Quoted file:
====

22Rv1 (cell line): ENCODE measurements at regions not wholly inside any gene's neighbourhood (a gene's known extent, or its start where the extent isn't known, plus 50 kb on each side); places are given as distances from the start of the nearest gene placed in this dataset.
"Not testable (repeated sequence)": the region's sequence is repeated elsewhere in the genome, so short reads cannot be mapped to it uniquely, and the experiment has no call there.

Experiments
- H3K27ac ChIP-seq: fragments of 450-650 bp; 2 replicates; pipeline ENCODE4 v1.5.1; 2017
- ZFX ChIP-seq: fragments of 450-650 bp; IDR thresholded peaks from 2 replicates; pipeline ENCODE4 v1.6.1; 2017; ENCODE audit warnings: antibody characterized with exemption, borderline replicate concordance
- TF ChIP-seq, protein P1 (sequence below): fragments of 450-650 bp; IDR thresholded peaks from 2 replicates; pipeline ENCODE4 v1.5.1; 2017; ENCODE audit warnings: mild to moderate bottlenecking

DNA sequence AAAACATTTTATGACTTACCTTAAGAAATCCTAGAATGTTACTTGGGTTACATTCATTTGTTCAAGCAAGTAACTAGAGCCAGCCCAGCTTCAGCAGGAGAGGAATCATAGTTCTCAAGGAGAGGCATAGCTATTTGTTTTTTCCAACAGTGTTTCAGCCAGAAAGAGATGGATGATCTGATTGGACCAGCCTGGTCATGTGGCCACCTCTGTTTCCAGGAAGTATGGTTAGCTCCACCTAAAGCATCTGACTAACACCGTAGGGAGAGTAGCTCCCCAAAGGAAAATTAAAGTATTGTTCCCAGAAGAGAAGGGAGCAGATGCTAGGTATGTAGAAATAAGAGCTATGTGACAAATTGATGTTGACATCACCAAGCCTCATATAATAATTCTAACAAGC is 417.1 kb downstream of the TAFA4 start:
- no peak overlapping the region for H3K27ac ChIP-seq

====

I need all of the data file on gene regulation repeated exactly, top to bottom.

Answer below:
22Rv1 (cell line): ENCODE measurements at regions not wholly inside any gene's neighbourhood (a gene's known extent, or its start where the extent isn't known, plus 50 kb on each side); places are given as distances from the start of the nearest gene placed in this dataset.
"Not testable (repeated sequence)": the region's sequence is repeated elsewhere in the genome, so short reads cannot be mapped to it uniquely, and the experiment has no call there.

Experiments
- H3K27ac ChIP-seq: fragments of 450-650 bp; 2 replicates; pipeline ENCODE4 v1.5.1; 2017
- ZFX ChIP-seq: fragments of 450-650 bp; IDR thresholded peaks from 2 replicates; pipeline ENCODE4 v1.6.1; 2017; ENCODE audit warnings: antibody characterized with exemption, borderline replicate concordance
- TF ChIP-seq, protein P1 (sequence below): fragments of 450-650 bp; IDR thresholded peaks from 2 replicates; pipeline ENCODE4 v1.5.1; 2017; ENCODE audit warnings: mild to moderate bottlenecking

DNA sequence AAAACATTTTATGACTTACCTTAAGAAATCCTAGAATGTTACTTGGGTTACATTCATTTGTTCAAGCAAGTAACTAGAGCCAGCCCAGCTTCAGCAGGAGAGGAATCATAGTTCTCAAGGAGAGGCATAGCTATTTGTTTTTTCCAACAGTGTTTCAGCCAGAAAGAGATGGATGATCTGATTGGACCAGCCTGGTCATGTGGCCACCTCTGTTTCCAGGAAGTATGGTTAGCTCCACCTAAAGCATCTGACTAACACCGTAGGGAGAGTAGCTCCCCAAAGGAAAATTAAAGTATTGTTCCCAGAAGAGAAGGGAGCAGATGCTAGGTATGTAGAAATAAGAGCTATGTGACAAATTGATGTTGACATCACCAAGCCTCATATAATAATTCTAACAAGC is 417.1 kb downstream of the TAFA4 start:
- no peak overlapping the region for H3K27ac ChIP-seq